Only 1% of German women prefer to undertake a sports activity with men. It is one of the most stunning results of a recent survey of 3,200 women who engage with sports in Germany. It was conducted online and in cooperation with Intersport Germany in early 2014. This and other results of the survey are summarized in a new study of women's attitudes toward sports and the purchase of sporting goods in Germany, due to be released by SGI Europe and its Outdoor Industry Compass shortly.
The report on “Women & Sports in Germany” has been compiled by Ulrike Luckmann and Karen Laubach, who have also interviewed many key executives about the strategies that they are using to reach out to the female customer. Luckmann is a German journalist and fashion designer who has worked for over 20 years on the theme of women and sports. Laubach is a marketing expert who has had experience with major American sports brands and knows the structure for the market well.What women want and what men think they want, are worlds apart. In the last ten, fifteen years, women have forced they way into typically male sporting activities such as mountaineering, climbing, football and cycling. So more and more sports brands are trying to get to grips with the differences between women and men.
The differences have not only to do with the anatomy of the woman, but also with her whole physical and psychological set-up. Women think differently, undertake sports differently, have different priorities for sporting equipment, and shop differently from men.
Sports products designed for women have improved in recent years, but the thinking process and the market structures are still extremely male-dominated and male-oriented. Sports marketing is still primarily aimed at a male audience. Still missing is an all-round understanding of what makes women tick and what they value most during sporting activities and when purchasing sports products.The new “Women & Sports” study examines the German sports market from a female perspective. The authors have grouped sporting women into six categories to make it easier for the sports industry to choose their target customers and find the right approach to them. The types are: Naturessa (Nature Lover), Trendista (Trend Follower), Socialina (Social), Dietessa (Figure-Conscious), Adrenalina (Adrenalin Junky) and Vitalia (Health-Conscious).
The study looks at their sporting behavior and their attitudes toward sports clothing and sports equipment. The authors give insights into the ways in which women shop in general and in particular for sporting products, and how they make their buying decisions. The study is intended to support sports brands and sports retailers in marketing and merchandising to women. It gives valuable suggestions and examples of how to reach women who are active in sports and how to build their loyalty to a brand.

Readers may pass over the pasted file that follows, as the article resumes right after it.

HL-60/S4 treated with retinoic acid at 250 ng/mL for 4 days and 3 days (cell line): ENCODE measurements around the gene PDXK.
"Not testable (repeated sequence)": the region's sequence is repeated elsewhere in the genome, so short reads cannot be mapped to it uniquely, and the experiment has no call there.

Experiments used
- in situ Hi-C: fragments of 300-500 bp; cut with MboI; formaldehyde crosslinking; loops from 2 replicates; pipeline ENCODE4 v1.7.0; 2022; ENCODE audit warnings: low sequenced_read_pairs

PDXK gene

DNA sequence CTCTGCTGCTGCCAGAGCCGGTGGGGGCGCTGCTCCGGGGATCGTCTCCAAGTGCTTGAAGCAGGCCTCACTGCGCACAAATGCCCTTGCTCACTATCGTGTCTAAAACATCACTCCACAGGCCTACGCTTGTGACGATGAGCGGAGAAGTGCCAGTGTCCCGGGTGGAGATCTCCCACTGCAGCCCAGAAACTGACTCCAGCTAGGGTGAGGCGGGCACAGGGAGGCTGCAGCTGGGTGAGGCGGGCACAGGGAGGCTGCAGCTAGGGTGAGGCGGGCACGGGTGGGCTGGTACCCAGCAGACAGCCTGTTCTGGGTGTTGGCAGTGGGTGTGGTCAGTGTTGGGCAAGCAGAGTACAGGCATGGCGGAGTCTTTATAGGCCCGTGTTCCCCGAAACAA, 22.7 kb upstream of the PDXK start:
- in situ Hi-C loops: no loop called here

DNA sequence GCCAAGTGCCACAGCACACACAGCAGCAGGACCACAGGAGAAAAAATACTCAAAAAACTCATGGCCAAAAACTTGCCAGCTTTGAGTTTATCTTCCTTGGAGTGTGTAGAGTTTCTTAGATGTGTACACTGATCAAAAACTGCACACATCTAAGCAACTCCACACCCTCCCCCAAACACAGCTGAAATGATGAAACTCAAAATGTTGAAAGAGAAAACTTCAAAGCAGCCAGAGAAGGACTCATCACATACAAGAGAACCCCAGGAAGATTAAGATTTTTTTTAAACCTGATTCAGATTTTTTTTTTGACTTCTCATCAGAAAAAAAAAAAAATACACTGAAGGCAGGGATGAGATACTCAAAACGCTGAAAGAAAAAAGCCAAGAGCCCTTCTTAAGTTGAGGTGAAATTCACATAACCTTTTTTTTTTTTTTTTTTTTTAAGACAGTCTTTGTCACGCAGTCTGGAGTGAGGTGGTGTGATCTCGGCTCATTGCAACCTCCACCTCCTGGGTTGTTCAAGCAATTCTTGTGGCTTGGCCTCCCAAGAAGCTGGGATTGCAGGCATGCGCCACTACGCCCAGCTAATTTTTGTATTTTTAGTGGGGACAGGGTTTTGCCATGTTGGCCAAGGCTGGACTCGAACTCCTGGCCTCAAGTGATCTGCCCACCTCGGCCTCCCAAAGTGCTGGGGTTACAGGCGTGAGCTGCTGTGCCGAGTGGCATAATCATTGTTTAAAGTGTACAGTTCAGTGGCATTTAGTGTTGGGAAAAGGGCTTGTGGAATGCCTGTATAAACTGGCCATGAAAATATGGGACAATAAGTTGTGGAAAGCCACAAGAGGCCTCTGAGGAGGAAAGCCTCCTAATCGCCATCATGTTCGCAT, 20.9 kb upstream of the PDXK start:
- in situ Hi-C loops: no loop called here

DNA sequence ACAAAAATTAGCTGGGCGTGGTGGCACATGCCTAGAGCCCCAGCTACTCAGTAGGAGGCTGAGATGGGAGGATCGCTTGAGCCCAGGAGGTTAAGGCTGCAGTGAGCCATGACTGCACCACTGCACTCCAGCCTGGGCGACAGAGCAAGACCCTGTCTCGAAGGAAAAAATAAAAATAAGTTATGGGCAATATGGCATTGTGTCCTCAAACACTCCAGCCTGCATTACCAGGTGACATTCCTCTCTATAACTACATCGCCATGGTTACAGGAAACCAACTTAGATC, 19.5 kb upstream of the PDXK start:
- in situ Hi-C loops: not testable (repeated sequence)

The results of the survey show how important it is to understand the specific aspects of the women's market, starting with the German one, which is the biggest one in Europe. For example, the survey showed that, when asked about their favorite sports shop, 82.8 percent of the women interviewed said they did not have one. Women purchase 82 percent of the products in the sporting stores, but only when they need something and when their sports equipment or clothing needs to be replaced. Sports products are only shopped for when required. Purchasing them is not part of the enjoyable activity of leisure shopping. Those who want to win athletic women as customers must think afresh. Different standards apply to sporting goods from those used to judge fashion or everyday products. “Shrink it and Pink it” no longer works, even if some companies still follow that idea, albeit with more subtlety than ten years ago. Gender marketing requires a fundamental change of thinking, especially when talking directly to the female customer, and in brand communication and product development.
So far this is practiced by very few brands. As long as the decision-making process - from a product idea to the final hand-over to the user - continues to be 80 percent shaped by men who do not take into account differences in attitudes between men and women, there can be little successful marketing to women. The study gives recommendations for targeted, women-specific marketing and shows how brands can optimize their messages to women.
The authors also present successful examples from industry and retail, and shed light on the much-debated topic of “women-only shops.” Here the survey revealed a surprising result!
Industry officials can order the study, the raw data of the survey and registration for a dedicated workshop about the study by sending an e-mail to us at firstname.lastname@example.org. Subscribers to SGI Europe and The Outdoor Industry Compass get major discounts.